Scanning electron microscopy and Energy dispersive X-ray analysis (SEM/EDX)
quantitative, imaging, small sample areas, vacuum compatible
In scanning electron microscopy (SEM), the sample surface is scanned by a finely-focused electron beam. This is used to generate well focused images. Subsequent X-ray analysis (EDX) makes it possible to determine the elementary composition of very small areas.
Details on SEM/EDX
Element composition, topography, morphology
In Scanning Electron Microscopy (SEM), a sample surface is scanned with a finely focused electron beam. The electron bombardment leads to the emission of low-energy secondary electrons, to the backscattering of high-energy primary electrons and the emission of element-specific X-radiation.
Low-energy secondary electrons come from the uppermost nanometers of a sample. The associated images represent the sample topography with resolution limits in the nm range. The intensity of scattered primary electrons, however, is determined by the mean atomic number of the sample material. Corresponding pictures illustrate the distribution of different materials (material contrast images). The information depth in this mode is on the order of 1 μm. The X-ray radiation - specific for the elemental composition of the sample - is used for chemical characterization. Suitable detectors, determine either the energy or the wavelength of the X-radiation. The measured intensities allow quantitative statements about the elemental composition and distribution. The depth from which the X-rays originate depends on the material and the selected excitation energy. For typical energies of 10 to 20 keV it lies in the µm range.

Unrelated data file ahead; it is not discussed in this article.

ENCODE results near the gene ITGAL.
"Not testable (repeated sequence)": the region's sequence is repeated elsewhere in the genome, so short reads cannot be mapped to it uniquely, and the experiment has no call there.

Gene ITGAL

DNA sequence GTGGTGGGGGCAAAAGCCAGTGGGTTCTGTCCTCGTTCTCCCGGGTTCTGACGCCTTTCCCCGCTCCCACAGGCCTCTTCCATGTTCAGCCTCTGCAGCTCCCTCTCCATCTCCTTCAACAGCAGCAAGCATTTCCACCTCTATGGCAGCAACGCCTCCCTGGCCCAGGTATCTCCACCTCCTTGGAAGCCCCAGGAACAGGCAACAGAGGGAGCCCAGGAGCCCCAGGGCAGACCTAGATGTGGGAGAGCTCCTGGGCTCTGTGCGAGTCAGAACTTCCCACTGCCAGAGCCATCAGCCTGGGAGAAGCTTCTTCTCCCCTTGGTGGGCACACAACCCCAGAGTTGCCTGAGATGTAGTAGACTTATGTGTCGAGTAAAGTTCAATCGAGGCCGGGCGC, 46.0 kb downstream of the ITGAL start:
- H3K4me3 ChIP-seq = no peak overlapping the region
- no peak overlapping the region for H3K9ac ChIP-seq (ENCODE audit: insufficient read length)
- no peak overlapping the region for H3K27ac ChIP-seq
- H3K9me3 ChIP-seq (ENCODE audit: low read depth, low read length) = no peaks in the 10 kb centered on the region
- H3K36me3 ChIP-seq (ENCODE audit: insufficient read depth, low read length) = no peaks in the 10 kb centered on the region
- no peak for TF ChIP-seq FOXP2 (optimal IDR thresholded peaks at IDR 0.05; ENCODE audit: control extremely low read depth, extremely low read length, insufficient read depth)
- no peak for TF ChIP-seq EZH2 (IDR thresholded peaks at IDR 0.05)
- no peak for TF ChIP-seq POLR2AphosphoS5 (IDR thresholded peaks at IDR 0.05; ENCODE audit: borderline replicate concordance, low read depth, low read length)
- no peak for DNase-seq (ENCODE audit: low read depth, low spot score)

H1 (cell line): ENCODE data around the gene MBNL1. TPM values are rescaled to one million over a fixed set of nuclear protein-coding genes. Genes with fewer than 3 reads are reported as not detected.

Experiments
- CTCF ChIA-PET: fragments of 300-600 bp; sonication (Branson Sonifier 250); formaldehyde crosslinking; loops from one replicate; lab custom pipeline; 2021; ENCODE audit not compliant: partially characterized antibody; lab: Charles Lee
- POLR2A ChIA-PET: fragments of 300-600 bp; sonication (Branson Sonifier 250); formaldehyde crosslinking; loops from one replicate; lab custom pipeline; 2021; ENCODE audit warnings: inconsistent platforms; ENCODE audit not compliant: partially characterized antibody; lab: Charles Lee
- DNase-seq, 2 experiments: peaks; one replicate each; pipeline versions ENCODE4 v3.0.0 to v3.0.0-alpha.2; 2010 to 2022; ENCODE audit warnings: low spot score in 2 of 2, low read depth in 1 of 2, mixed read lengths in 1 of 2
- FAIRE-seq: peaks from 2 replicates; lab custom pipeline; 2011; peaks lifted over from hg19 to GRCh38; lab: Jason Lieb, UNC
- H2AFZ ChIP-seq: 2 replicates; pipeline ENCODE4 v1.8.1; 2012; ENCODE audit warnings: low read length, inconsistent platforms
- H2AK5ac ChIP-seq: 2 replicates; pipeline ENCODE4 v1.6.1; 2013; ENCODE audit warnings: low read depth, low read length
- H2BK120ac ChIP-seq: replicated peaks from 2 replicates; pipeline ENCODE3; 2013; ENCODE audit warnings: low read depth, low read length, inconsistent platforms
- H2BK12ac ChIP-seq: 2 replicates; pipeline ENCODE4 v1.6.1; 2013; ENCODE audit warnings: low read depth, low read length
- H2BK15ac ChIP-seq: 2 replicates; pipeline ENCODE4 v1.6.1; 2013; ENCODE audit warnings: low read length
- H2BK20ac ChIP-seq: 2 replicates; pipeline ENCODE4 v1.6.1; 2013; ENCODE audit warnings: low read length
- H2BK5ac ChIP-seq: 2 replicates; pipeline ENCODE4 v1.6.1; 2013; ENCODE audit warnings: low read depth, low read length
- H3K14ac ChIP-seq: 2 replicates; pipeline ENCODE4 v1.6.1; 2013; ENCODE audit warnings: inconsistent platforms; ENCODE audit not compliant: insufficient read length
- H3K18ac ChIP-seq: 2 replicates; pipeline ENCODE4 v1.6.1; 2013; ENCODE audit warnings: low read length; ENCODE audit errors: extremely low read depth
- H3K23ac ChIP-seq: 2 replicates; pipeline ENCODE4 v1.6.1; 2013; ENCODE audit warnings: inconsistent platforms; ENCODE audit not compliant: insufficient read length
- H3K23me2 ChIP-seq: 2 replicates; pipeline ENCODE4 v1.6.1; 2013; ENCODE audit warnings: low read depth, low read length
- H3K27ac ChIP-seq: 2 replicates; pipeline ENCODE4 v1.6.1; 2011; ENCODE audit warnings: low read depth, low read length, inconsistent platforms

Samples for SEM / EDX must be vacuum-compatible, whereby modern devices can be used at pressures of approx. 1 mbar (environmental scanning electron microscopy, E-SEM).